Iranian Police Crack Down on Women Defying Hijab Enforcement

The police commander in Tehran emphasized that those who have not complied with previous warnings will face special attention and will be pursued

The Iranian police announced on Saturday that they have tightened their control over the enforcement of the compulsory hijab for women in public places, expressing regret that non-compliance is increasing.

Tehran Police Chief General Abbas Ali Mohammadian warned via television that “the police in Tehran, as in other provinces, will intervene against individuals who promote not wearing the hijab.”

Following the Islamic Revolution in 1979, the law required all women, regardless of nationality or religious beliefs, to wear a headscarf covering their head and neck.

However, the number of women refusing to wear the hijab in public places has increased, especially after the protests sparked by the death of the young Iranian Kurdish woman Mahsa Amini (22 years old) on September 16, after being detained by the morality police in Tehran on charges of violating dress codes.

General Mohammadian added that women “who have not complied with previous police warnings will face special attention and will be pursued.”

This crackdown comes just days after a speech by Supreme Leader Ayatollah Ali Khamenei, in which he stated that all women must adhere to wearing the hijab regardless of their beliefs.

“He emphasized that the hijab issue has now become a challenge imposed on our country, and it is a problem that did not exist before,” blaming foreigners, especially Westerners, for supporting women who refuse to wear the hijab.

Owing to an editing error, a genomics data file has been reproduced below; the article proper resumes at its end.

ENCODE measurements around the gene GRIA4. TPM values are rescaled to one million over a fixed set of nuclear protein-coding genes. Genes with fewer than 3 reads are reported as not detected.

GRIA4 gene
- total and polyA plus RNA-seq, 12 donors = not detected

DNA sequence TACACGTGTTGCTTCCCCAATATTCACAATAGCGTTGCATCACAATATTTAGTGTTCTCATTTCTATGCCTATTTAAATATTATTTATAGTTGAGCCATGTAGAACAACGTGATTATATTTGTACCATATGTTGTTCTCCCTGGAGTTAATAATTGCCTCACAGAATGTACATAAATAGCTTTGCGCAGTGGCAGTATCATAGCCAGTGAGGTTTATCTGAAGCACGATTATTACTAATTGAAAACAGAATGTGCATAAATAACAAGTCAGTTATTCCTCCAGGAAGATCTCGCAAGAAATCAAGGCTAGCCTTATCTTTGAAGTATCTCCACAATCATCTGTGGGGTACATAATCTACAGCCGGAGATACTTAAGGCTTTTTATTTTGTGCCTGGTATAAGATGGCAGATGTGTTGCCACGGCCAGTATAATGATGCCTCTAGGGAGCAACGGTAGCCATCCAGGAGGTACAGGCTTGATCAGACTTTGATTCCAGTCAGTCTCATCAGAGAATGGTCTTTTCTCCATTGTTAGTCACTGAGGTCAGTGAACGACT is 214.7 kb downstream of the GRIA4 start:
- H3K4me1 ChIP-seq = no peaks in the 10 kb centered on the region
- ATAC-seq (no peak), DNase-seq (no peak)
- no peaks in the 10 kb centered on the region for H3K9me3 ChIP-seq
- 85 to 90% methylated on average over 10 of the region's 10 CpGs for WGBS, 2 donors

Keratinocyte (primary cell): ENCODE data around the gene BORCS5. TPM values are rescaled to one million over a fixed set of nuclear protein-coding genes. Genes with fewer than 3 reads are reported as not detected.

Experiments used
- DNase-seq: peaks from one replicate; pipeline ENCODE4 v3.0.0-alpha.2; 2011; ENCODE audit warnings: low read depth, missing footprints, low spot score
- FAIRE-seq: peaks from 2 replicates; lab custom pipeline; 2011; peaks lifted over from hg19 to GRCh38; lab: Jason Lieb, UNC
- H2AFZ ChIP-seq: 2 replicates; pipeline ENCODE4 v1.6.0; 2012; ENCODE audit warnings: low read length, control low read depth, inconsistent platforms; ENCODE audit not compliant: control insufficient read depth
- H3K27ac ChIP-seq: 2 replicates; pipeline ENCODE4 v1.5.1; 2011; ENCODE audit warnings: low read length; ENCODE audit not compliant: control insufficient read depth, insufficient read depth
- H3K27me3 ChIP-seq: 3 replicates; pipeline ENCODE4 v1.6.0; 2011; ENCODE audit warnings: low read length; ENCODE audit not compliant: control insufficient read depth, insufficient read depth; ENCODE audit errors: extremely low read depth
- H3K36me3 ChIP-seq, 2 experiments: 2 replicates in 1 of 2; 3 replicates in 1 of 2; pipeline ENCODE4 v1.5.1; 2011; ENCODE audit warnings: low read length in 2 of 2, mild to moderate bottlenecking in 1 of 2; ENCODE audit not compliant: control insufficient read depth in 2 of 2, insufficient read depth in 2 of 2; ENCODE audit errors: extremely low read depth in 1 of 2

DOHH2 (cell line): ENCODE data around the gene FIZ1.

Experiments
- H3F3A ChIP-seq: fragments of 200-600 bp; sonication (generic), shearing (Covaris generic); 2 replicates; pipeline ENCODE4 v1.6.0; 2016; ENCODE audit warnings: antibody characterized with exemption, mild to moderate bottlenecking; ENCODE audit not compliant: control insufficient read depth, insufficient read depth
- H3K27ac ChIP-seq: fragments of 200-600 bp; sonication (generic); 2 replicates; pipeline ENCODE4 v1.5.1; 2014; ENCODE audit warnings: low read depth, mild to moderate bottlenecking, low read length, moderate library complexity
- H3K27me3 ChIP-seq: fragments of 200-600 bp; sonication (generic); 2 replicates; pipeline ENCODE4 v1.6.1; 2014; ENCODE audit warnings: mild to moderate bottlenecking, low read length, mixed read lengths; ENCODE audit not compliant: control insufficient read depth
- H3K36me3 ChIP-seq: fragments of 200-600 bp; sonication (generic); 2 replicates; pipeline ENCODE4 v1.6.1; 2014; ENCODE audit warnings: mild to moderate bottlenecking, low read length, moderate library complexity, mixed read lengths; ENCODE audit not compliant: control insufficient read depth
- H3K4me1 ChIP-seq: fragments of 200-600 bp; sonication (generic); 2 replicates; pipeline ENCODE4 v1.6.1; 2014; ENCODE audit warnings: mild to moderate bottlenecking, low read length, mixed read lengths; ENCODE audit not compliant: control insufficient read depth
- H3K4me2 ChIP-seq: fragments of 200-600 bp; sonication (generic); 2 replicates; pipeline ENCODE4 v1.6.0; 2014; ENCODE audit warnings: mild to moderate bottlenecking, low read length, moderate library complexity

The spread of the morality police, which arrested Mahsa Amini since the September 2022 protests, has diminished, but the authorities have not officially abolished this unit.

The Iranian regime has severely suppressed the protests, during which hundreds of people were killed, and thousands were arrested, with dozens of them sentenced to death, including a large number on charges of killing security personnel or attacking them, according to the judiciary.

Local media in recent months have reported that the police have seized vehicles carrying women who violated the law and imposed fines on their owners, and the authorities have closed cafes and restaurants where employees or customers did not comply with wearing the hijab.

In September last year, the Iranian parliament passed a law imposing harsh penalties of up to ten years in prison and heavy fines on women who violate the strict dress codes imposed on them.

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